Getting Started With Video Conferencing

Getting Started With Video Conferencing

In this stay-at-home era, video conferencing for businesses has exploded in popularity – and thankfully, it’s neither difficult to use (for the most part) nor expensive to maintain visual contact with employees and colleagues. In fact, some businesses will find it won’t cost them anything.

Video conferencing

Gone are the days of clunky and unreliable video conferencing applications. As long as you have a half-decent internet connection speed and select the right application, it shouldn’t be too much of a headache to get started.

One of the most popular applications is Zoom. It’s quick and easy to set up and if you only need to run short meetings without the bells and buzzers, it’s free to use. At the moment the Basic (free) plan has a 40 minute time limit on meetings with three or more total participants. Even if you find you need more time than that and if you’re holding meetings regularly, the next step up is the Pro at USD $20.99 a month. This works out to approximately AUD $33 – plus there’s a bunch of extra features with that plan.

Another free option is Skype group video chat – again pretty simple to use.

In terms of bandwidth, requirements are generally less than for other video streaming in terms of download speeds. Zoom recommends 800kbps/1.0Mbps (up/down) for high quality video. Sending 1080p HD video requires 3.0 Mbps (up/down). For Skype, the recommended download/upload speed for a meeting with 7+ people is 8Mbps / 512kbps. So with those requirements, most Australians should be able to participate in video conferencing.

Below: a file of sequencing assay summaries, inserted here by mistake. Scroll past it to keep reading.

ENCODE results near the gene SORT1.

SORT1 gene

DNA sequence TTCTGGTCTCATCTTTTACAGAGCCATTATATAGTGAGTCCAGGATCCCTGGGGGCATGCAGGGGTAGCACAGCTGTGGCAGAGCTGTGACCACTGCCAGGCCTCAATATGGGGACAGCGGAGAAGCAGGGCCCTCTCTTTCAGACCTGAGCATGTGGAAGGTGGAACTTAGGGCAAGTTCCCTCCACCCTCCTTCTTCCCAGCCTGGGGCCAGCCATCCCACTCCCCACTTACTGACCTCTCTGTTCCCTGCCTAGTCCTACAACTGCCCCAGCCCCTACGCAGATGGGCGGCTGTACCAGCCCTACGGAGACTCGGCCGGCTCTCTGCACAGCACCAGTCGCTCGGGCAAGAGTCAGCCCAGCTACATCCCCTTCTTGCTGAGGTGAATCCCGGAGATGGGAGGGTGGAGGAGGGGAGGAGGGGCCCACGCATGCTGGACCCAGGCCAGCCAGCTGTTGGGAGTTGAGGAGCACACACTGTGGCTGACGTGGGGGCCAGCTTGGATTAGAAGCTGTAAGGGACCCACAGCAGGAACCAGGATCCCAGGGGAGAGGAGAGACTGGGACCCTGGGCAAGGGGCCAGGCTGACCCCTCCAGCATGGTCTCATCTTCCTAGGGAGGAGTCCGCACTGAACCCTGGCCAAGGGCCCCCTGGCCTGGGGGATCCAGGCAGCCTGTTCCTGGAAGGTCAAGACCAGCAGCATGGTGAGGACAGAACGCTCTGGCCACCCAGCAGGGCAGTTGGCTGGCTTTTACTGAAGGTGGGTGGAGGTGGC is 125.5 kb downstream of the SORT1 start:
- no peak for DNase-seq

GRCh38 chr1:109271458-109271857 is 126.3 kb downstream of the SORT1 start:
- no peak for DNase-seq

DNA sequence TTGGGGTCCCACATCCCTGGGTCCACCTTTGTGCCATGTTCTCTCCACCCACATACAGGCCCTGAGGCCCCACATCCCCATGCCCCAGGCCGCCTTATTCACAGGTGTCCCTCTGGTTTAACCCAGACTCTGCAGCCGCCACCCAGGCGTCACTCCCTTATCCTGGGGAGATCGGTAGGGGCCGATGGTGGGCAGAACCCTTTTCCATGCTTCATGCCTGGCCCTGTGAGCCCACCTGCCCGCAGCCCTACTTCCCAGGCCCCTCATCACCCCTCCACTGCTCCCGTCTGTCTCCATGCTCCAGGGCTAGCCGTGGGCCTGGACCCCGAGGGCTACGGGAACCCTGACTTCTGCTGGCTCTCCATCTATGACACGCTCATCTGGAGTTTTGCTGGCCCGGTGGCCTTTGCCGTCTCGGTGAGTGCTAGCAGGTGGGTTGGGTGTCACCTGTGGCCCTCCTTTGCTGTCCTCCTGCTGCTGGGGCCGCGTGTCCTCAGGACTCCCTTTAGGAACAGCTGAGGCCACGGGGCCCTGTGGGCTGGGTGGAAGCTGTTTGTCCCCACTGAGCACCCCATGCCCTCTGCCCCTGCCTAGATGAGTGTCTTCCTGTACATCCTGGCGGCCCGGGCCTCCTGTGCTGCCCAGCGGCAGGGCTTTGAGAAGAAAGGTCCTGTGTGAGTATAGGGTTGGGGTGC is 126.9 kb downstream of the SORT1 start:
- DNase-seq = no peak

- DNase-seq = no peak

If you’re not sure how fast your connection is, try our speed test.

Test Meetings A Must

A decent internet connection and video conferencing application is only part of the equation for video meeting success.

If you want to avoid things like this happening:

  • “Can you hear me now?”
  • “My camera isn’t working”
  • “I clicked on the whatchamacallit and the thingie is doing stuff, but I can’t see Barry.”
  • “What’s with the echo?”
  • “What is the internet?” (Ok, perhaps not this one).

… it’s probably wise to run a test meeting first, with everyone logging in to sort out their settings prior to the main event. Bear in mind some participants may not be particularly tech savvy and require some extra time (and patience).

One thing is for certain, once this blasted pandemic finally comes to an end, there will be many millions more comfortable with some advanced online activities!

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